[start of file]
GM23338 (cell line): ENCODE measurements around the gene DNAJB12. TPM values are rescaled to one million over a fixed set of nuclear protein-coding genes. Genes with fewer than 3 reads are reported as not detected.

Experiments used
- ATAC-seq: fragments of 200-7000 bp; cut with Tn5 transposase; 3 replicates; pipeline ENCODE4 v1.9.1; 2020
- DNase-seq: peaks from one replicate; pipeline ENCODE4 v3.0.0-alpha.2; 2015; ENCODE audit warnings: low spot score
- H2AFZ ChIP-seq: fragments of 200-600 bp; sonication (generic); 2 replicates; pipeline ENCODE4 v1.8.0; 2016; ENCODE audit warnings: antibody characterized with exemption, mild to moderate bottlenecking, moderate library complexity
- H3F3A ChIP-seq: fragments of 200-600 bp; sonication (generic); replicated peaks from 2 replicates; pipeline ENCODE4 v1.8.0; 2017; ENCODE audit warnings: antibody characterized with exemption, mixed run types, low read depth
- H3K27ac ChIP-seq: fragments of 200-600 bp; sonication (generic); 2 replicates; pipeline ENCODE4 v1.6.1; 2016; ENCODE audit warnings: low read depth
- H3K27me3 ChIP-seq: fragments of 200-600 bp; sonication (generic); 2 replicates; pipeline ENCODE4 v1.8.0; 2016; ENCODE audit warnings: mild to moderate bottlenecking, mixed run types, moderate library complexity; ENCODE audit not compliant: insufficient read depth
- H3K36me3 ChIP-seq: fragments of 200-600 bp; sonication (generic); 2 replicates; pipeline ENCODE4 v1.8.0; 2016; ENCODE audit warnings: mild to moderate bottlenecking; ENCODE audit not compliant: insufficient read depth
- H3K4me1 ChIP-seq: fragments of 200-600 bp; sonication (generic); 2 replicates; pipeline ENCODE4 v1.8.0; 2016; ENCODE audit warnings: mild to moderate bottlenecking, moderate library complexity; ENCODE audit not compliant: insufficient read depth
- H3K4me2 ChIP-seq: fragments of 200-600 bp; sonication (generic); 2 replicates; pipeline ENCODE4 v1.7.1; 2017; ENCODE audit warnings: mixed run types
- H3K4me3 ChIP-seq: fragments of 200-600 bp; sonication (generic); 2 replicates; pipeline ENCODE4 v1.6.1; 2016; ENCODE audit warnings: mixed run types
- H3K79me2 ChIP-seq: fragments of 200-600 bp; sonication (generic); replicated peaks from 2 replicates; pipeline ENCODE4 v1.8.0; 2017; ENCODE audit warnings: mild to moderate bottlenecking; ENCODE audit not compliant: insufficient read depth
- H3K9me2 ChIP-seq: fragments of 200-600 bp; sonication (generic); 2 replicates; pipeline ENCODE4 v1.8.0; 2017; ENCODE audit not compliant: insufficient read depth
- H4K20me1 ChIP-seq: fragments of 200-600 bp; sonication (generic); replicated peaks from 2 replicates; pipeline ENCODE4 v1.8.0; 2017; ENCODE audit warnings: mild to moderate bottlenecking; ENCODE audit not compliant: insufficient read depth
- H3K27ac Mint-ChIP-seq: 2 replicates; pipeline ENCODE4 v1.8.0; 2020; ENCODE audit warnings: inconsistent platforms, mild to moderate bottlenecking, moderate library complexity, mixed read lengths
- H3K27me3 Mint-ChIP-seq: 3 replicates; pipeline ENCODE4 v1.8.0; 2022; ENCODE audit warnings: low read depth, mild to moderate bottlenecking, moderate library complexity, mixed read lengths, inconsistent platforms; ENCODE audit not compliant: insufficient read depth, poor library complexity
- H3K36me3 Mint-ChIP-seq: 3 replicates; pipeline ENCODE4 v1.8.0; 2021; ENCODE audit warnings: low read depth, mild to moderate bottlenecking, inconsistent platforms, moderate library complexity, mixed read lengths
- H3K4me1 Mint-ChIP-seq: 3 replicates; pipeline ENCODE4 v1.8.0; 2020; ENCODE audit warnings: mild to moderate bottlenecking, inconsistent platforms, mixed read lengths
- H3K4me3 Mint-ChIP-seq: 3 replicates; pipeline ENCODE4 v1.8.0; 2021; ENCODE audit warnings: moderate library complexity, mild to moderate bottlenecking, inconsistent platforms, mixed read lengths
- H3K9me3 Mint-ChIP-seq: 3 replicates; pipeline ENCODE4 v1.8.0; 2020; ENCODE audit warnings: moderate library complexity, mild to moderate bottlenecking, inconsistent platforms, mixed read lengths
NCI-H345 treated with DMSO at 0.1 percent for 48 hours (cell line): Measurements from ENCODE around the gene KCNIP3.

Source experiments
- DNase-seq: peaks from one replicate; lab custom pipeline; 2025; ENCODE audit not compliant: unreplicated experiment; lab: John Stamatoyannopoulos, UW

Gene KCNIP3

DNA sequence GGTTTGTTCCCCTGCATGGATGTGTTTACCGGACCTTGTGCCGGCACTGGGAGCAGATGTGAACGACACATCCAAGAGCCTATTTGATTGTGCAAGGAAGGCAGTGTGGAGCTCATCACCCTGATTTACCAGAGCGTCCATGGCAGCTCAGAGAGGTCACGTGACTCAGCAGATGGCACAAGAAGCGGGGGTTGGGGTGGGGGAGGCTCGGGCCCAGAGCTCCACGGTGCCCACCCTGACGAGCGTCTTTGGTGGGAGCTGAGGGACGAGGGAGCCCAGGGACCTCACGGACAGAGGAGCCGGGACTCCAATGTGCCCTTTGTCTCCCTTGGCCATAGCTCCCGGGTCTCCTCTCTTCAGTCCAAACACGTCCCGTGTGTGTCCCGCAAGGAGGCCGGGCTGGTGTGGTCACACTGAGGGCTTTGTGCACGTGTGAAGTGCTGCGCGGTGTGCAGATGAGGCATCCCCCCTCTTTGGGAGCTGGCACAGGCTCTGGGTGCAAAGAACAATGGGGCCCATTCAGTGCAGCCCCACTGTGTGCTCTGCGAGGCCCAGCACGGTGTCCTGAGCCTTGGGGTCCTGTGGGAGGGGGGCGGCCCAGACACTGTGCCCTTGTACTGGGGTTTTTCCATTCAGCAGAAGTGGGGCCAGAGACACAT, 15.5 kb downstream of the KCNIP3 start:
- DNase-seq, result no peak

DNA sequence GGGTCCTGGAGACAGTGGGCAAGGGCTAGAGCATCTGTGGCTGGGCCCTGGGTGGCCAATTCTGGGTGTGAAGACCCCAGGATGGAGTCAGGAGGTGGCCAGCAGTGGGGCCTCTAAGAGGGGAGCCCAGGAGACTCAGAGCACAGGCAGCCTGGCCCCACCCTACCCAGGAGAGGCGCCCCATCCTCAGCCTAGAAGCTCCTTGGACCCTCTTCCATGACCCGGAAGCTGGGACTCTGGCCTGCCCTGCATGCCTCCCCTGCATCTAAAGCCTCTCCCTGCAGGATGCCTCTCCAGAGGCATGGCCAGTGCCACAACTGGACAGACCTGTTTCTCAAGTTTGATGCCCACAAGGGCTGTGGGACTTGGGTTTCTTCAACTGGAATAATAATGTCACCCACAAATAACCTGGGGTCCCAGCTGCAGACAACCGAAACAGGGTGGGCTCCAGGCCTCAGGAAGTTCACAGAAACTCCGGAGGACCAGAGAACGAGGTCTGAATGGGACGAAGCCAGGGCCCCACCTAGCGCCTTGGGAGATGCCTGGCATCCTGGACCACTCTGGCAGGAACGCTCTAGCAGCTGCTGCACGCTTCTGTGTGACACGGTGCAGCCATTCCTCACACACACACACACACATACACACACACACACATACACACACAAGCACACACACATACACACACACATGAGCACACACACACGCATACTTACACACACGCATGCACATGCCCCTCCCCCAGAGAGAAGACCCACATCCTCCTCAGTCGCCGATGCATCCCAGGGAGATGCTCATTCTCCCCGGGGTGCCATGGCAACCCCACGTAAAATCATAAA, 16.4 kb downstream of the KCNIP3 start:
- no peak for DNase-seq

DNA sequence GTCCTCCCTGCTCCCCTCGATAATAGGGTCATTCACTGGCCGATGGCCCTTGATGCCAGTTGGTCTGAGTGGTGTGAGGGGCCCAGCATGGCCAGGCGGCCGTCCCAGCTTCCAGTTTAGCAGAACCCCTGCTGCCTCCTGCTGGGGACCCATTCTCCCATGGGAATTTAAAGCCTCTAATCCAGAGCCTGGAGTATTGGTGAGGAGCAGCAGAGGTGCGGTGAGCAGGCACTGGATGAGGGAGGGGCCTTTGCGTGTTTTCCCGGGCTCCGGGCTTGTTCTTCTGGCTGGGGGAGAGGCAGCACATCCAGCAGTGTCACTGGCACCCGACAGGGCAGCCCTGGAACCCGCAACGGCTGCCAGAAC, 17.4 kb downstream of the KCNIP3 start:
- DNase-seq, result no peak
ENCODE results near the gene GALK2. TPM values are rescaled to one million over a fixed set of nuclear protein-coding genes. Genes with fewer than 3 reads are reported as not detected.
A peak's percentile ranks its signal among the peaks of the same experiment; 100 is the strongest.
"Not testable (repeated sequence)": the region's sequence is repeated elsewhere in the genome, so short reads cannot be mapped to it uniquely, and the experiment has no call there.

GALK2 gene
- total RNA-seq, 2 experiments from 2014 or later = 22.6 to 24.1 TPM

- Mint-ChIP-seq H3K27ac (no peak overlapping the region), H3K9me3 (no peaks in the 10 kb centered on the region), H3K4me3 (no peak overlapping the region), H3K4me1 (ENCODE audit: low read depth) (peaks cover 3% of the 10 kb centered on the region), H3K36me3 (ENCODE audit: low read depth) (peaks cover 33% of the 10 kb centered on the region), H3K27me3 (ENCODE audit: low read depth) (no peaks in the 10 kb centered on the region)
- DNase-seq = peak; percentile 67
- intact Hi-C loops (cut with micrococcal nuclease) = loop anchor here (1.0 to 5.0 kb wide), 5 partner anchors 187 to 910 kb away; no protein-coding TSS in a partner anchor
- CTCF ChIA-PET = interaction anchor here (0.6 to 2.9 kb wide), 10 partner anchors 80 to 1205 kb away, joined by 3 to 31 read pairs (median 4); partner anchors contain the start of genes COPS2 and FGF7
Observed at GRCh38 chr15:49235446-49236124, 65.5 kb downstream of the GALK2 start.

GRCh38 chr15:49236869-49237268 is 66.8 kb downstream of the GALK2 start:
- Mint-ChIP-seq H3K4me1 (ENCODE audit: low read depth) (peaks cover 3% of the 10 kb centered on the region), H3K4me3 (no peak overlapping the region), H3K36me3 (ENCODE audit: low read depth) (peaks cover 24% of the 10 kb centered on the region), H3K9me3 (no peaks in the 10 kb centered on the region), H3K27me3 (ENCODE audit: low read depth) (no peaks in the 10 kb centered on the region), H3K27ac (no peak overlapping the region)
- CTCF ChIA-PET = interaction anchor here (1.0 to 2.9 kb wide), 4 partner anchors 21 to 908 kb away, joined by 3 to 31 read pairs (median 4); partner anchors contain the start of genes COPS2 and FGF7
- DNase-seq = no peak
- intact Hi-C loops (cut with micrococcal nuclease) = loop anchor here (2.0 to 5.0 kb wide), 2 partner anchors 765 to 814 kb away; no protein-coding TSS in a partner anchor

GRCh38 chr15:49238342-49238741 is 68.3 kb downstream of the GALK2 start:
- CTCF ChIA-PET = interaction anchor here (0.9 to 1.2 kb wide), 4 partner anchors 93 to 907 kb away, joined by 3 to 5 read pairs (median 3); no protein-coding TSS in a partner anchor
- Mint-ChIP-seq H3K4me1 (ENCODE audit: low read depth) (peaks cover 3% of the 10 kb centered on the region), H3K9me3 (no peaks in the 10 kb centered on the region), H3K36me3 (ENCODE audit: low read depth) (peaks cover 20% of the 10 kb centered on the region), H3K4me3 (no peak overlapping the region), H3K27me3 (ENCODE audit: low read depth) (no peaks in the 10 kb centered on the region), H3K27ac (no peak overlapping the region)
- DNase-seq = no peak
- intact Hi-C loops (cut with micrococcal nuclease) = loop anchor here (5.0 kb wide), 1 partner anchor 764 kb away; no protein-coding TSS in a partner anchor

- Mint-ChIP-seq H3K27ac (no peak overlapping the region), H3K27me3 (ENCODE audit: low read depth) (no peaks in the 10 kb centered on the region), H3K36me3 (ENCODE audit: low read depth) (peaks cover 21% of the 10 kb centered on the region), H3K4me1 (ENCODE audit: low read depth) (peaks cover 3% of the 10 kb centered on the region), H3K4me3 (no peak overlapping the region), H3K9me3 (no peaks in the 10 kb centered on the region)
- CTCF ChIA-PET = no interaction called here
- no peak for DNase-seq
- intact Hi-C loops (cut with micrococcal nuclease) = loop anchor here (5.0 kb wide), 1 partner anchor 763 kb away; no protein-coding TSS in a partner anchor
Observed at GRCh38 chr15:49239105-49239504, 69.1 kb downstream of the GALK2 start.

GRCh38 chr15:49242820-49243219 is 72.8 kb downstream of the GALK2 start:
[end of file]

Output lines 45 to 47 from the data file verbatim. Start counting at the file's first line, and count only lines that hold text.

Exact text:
- DNase-seq = no peak
- intact Hi-C loops (cut with micrococcal nuclease) = loop anchor here (2.0 to 5.0 kb wide), 2 partner anchors 765 to 814 kb away; no protein-coding TSS in a partner anchor

GRCh38 chr15:49238342-49238741 is 68.3 kb downstream of the GALK2 start: